After the gallery visit, call participants together for discussion:

    • Option 1: Facilitate a conversation where participants take turns sharing their findings from this exercise. Build the conversation thematically by allowing some cross-talk, inviting others to chime in when they have related points to share. This exercise works best with 5–15 participants sharing their observations (allow roughly 3 minutes per participant). If participants have not yet had a chance to compare weak signals as a group, this is a good activity to build their comfort.
    • Option 2: Pair participants and give them time to quickly sort and cluster the weak signals according to potential insights they see. (Sets of insight cards would need to be prepared ahead of time. The cards can then be scattered across a large table that participants can walk around).
    • Option 3: For an experienced scanning community accustomed to using cascade diagrams to develop an insight, consider asking participants to select and develop the insights they are interested in:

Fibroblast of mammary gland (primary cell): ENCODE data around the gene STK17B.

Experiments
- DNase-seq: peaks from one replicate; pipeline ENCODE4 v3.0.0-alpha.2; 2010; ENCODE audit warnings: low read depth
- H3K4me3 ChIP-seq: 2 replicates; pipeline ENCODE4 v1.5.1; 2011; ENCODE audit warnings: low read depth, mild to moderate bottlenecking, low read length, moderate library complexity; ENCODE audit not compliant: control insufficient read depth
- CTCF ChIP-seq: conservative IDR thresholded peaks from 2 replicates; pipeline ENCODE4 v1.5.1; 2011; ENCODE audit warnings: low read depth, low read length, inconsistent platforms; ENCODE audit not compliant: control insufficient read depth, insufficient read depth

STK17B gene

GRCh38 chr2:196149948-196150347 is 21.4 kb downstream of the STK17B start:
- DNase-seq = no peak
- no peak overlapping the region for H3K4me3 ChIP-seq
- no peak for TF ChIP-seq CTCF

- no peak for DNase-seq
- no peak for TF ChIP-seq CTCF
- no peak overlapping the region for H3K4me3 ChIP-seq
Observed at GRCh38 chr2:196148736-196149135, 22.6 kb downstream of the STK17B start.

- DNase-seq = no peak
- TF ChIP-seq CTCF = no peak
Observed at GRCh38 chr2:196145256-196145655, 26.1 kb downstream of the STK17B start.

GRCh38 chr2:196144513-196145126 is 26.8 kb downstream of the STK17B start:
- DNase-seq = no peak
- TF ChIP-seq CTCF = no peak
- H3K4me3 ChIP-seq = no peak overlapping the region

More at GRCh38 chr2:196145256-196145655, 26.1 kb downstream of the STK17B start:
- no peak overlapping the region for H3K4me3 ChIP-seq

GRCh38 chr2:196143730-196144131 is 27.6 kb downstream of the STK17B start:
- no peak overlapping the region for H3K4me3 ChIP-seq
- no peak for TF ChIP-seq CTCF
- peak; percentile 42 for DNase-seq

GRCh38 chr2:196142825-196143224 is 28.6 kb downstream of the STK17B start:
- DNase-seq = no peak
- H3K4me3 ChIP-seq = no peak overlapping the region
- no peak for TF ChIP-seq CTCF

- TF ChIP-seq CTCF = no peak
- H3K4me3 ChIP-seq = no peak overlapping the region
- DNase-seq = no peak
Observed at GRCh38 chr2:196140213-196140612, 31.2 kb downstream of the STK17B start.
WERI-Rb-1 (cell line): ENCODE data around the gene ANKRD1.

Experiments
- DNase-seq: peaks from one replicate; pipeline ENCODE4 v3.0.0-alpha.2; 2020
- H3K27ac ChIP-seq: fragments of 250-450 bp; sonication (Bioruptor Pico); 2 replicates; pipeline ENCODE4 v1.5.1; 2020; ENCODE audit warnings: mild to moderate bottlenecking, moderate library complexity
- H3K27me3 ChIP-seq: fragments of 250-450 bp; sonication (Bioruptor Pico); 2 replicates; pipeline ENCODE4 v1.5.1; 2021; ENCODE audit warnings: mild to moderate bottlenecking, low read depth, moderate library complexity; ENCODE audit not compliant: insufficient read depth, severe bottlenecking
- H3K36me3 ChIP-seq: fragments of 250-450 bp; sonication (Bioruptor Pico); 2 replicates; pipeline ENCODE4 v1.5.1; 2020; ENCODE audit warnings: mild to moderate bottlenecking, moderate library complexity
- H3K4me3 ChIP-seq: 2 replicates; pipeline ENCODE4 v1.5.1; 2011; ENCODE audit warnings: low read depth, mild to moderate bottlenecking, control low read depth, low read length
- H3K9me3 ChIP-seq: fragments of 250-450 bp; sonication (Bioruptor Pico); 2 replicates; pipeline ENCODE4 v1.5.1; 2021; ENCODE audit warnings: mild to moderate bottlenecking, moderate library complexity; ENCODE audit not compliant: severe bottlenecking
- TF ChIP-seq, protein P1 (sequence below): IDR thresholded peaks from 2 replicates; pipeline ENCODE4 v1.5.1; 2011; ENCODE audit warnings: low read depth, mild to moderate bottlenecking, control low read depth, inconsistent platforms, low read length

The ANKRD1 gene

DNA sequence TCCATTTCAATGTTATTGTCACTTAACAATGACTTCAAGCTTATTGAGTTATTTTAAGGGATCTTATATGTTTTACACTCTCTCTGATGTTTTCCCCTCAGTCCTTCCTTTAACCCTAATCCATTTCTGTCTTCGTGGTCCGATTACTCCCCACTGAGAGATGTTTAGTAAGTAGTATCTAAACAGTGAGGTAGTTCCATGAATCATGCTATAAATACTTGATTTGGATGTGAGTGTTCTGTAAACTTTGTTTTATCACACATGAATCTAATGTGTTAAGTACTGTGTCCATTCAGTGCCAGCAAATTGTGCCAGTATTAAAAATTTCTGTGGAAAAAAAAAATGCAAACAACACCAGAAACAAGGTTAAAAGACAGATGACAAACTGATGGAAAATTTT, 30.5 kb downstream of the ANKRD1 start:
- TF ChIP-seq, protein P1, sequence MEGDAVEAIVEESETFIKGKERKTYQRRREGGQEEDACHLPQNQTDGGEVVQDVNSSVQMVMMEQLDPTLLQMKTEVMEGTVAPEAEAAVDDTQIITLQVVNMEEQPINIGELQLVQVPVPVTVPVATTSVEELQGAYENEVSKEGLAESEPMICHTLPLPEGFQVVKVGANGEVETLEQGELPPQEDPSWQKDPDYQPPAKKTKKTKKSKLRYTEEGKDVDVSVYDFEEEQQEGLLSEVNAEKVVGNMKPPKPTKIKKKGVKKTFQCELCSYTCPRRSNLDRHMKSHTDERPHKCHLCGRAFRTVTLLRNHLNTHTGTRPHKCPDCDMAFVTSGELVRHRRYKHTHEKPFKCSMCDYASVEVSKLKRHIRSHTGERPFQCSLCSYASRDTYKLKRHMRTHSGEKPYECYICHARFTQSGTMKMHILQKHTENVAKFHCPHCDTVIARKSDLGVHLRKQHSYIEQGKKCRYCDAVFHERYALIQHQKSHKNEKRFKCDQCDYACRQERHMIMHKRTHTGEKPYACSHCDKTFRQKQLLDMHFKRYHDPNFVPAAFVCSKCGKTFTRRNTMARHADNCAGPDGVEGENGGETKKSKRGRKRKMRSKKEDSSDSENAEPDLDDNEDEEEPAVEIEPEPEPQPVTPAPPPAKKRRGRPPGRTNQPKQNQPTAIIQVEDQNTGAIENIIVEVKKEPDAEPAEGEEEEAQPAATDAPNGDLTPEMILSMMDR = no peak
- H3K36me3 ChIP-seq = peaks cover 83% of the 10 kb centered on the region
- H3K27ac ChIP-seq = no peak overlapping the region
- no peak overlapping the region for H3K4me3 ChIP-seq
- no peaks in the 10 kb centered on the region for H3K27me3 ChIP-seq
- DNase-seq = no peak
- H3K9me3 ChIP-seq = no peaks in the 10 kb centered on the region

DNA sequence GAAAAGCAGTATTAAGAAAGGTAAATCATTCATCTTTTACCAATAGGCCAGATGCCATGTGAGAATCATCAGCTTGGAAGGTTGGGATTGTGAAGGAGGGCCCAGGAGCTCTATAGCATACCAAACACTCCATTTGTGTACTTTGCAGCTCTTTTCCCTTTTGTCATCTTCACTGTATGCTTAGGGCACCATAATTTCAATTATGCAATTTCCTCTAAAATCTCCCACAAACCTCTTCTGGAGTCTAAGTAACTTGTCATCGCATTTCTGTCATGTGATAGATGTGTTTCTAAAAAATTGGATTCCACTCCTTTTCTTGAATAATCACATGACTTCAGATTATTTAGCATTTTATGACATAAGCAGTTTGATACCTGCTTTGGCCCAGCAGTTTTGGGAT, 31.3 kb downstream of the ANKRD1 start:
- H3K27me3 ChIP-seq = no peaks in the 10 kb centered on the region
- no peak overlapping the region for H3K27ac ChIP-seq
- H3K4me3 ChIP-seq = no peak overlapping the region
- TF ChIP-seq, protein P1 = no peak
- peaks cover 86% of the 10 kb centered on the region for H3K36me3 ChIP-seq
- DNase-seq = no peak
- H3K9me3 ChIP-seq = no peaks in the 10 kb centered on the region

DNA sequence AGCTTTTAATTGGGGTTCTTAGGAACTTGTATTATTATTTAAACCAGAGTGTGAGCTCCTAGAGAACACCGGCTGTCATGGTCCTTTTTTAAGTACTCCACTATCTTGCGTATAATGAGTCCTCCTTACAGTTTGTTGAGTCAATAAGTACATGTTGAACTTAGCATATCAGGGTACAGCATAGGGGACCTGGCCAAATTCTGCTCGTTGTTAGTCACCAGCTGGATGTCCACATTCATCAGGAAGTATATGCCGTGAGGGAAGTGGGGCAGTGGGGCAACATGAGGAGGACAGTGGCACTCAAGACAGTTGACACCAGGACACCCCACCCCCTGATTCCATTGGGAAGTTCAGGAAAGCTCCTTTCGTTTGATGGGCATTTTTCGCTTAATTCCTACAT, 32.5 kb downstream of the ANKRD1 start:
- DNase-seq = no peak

Step 1: Allow participants to propose an insight theme by writing on a large sticky note, posting it on the wall and briefly making a pitch to the group. Ask the group to listen for insight ideas that interest them.

Step 2: Have participants nominate their favourites by voting with sticky dots (e.g. provide each participant with five sticky dots).

Step 3: Select the top insight ideas and allow participants to self-sort into the insight discussion that interests them most (approximately 2–7 participants per topic). The aim is to develop a cascade diagram by first identifying the weak signals that contribute to an insight and then exploring potential consequences. If time permits for two or three rounds of discussion, a greater number of insights can be explored. (For experienced facilitators, a variant of this idea is to replace the sticky dot voting stage with several rounds of an Open Space activity, where participants simply vote with their feet by walking to the discussion they most want to have; in this case “the discussion”
is a cascade diagram.)